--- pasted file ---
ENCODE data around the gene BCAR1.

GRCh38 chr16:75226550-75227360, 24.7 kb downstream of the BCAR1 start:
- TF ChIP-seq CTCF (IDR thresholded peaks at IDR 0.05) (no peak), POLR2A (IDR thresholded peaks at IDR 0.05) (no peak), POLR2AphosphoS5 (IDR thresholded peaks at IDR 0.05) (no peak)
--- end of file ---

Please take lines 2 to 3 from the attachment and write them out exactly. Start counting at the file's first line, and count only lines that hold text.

GRCh38 chr16:75226550-75227360, 24.7 kb downstream of the BCAR1 start:
- TF ChIP-seq CTCF (IDR thresholded peaks at IDR 0.05) (no peak), POLR2A (IDR thresholded peaks at IDR 0.05) (no peak), POLR2AphosphoS5 (IDR thresholded peaks at IDR 0.05) (no peak)